Megan said, “Monday is Blog Action Day; so far there are over 11,000 blogs participating, and on October 15, every blogger will be talking about the environment. Maybe your blog (speak for yourself, Megan! I am!) doesn’t have the hugest amount of visitors, but if every little voice joins together, we’ll create a magnificent din.”
Well, it is Oct 15 and I’m lending my voice, too!
Being such an energy and natural resource consuming society is a rather modern occurrence and confined to the more prosperous parts of our world, like the USA. It would have been much different in the Regency. In those times, the very poor survived on what we would throw away.
Janet has already taught us that our lords and ladies gave away their clothing to their servants who also had certain rights to recycle things like candle stubs and cooking fat. What the servants didn’t use was sold to the rag and bone man, the era’s answer to what we would call the junk man. The rag and bone man sold what he collected.
All the dust and ashes from the cooking fires and fireplaces also had to be collected and carted away. This was the work of the dustman. The dust was sold to brick makers and to farmers for fertilizer. In the musical My Fair Lady, Eliza’s father was a dustman.
Here is an article from the New York Times January 27, 1878, about London Dustmen:
Another set of recyclers were the mudlarks, mostly women and children who scavenged around in river mud for items of value. In London the poor would scavenge in the River Thames during low tide, searching for anything they could sell.
A bit later than “our” period (1851), Henry Mayhew wrote about mudlarks in his book, London Labour and the London Poor:
“ THEY generally consist of boys and girls, varying in age from eight to fourteen or fifteen; with some persons of more advanced years. For the most part they are ragged, and in a very filthy state, and are a peculiar class, confined to the river. The parents of many of them are coalwhippers–Irish cockneys–employed getting coals out of the ships, and their mothers frequently sell fruit in the street. Their practice is to get between the barges, and one of them lifting the other up will knock lumps of coal into the mud, which they pick up afterwards…..
Some of them are old women of the lowest grade, from fifty to sixty, who occasionally wade in the mud up to the knees. “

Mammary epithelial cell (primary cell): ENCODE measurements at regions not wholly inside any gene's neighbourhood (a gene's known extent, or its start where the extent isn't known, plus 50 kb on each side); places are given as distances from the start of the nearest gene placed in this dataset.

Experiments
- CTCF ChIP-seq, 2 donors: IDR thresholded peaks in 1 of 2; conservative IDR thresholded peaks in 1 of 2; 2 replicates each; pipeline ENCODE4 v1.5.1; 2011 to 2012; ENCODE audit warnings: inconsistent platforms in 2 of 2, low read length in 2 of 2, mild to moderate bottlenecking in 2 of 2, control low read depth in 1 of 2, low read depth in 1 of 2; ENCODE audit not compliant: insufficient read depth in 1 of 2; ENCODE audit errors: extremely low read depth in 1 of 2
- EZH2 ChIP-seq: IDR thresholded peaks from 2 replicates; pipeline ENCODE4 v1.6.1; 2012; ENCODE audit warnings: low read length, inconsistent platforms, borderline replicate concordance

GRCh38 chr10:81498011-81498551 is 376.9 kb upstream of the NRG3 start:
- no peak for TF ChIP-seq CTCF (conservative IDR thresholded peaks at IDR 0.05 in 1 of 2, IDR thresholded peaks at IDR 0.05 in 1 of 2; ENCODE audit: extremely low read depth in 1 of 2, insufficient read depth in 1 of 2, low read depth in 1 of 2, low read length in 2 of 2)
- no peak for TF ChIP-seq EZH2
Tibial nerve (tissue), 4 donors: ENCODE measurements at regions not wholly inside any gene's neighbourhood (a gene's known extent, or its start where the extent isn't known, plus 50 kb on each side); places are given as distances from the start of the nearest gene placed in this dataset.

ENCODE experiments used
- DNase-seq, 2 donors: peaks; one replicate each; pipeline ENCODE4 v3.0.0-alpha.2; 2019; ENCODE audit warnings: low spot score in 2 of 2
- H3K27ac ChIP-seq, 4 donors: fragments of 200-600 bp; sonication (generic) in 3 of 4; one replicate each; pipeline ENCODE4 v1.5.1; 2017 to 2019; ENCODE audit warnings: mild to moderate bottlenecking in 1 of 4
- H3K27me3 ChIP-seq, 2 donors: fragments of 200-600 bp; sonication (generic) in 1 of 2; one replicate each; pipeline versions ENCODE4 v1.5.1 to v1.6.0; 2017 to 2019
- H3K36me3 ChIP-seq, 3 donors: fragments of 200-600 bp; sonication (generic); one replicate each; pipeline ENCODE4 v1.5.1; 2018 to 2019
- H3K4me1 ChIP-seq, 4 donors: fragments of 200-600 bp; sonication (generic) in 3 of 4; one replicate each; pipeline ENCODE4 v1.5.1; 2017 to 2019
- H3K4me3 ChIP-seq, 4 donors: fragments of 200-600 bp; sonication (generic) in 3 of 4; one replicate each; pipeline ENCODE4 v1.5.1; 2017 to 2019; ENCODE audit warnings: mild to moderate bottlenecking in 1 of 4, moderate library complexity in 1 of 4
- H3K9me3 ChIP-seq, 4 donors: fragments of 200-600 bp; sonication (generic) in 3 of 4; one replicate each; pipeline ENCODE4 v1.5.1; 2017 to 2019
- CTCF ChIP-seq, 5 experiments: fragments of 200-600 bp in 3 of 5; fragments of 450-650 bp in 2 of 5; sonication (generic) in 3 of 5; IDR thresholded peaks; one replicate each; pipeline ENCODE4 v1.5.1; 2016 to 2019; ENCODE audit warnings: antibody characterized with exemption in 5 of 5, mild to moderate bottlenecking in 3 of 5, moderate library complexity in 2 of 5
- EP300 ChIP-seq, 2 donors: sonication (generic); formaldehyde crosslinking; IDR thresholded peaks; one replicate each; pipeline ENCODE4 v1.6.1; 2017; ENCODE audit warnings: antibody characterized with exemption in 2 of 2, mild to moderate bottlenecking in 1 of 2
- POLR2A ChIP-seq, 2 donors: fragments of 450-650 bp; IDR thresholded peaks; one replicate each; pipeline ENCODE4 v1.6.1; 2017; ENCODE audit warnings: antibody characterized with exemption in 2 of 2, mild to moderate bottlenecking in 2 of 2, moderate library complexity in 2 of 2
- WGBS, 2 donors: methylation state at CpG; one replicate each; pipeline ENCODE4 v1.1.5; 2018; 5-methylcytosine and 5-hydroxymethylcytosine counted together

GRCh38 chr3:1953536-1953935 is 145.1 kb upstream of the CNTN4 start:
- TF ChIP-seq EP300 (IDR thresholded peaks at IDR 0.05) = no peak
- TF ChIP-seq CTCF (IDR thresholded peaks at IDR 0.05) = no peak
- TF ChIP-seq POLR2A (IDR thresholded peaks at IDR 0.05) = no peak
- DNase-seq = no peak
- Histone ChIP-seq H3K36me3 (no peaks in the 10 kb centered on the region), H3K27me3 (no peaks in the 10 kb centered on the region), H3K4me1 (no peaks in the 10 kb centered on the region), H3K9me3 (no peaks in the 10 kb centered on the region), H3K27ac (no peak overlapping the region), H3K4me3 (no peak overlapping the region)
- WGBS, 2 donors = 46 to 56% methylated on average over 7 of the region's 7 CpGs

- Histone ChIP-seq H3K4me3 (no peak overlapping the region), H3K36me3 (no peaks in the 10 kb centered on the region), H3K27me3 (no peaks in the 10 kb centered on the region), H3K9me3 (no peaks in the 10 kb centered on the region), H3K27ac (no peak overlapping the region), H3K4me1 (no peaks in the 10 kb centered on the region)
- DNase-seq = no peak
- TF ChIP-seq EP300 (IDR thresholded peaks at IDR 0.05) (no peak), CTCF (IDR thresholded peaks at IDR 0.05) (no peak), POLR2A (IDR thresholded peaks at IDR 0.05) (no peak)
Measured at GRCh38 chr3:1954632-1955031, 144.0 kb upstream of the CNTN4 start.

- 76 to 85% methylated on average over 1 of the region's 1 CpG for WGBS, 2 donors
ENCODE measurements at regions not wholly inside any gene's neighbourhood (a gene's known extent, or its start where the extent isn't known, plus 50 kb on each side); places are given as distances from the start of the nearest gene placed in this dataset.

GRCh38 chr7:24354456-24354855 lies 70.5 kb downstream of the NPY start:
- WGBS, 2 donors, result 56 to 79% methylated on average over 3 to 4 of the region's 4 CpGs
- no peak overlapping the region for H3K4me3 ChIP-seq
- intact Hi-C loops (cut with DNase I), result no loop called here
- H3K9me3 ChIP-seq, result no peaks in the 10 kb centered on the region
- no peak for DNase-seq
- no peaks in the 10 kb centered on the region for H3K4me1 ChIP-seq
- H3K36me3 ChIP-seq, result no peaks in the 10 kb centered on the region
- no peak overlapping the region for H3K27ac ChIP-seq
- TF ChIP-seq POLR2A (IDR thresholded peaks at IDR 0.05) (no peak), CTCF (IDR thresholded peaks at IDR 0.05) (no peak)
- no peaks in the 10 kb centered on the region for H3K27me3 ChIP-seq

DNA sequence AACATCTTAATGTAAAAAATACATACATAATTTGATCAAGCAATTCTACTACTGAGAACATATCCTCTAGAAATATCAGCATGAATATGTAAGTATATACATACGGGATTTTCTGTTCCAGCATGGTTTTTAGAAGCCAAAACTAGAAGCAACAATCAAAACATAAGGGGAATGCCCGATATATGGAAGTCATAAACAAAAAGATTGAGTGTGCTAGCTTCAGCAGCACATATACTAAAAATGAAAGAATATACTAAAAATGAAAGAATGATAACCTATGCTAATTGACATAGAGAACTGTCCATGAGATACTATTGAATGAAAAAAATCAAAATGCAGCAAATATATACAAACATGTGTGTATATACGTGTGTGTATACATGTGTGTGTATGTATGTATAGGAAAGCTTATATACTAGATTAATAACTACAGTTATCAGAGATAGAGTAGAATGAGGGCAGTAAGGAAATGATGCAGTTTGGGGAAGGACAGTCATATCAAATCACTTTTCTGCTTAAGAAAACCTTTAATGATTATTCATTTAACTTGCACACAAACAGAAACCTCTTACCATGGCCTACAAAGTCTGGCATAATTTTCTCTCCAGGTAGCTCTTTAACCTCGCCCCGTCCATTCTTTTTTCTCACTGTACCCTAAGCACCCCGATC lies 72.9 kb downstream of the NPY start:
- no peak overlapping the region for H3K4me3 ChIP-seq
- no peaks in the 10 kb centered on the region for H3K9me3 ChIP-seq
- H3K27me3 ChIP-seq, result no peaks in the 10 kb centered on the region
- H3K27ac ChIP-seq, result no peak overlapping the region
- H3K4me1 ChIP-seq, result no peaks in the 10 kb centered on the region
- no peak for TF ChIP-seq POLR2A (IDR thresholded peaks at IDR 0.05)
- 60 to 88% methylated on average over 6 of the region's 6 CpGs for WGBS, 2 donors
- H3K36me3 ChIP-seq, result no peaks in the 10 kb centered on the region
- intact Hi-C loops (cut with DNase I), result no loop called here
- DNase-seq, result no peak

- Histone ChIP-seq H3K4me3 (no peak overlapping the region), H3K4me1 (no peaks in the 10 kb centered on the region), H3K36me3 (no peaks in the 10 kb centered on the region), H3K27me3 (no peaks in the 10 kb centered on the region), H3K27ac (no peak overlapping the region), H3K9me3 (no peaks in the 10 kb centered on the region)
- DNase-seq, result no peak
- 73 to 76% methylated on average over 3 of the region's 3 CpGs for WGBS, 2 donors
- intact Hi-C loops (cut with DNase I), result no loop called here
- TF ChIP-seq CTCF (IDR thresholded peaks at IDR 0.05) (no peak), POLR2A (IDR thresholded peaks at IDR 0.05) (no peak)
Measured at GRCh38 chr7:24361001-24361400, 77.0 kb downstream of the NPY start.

You can read more of Mayhew’s book here.
Of course, raw sewage was dumped in the river and the mudlarks were exposed to cholera and other diseases, as well as really nasty things like dead bodies of people and animals.
The movie poster above was for a 1950 movie about a little boy, a mudlark who overheard someone say that Queen Victoria was mother to everyone in Great Britain. He took it to heart and traveled to London to see if he could sit on the throne.
I can’t sign off without mentioning my friend Delle’s book, The Mudlark. Read more about it here.
What do I do for the environment? I recycle glass and plastic and cans. And I drive a Prius, Toyota’s hybrid car! I’ve also been conserving water because we’re really having a bad drought. And I NEVER throw out a book.
What do you do?
Great blog, Diane! I mentioned it in my own attempt to write a Regency-themed environmental blog on my website today. Fascinating how efficient Regency-era people were at reusing things, despite the many environmental problems. I so agree about never throwing away books! :-). I’ve also been replacing my regular light bulbs with compact fluorescents (which work great and last longer while using less energy). And recycle as much as possible and carpool when I can–every bit helps!
People were definitely more efficient in their use of everything in those days, weren’t they? I use the squiggly bulbs. I also don’t use the stores’ shopping bags. I bring my own big handled cloth bags. I get a lot of odd looks, but hey, that’s me. I got in the habit in Europe. I turn off lights and unplug things that suck energy when they’re not on. I conserve water as well, but that is a necessity because here in Alabama we have had a serious drought this year.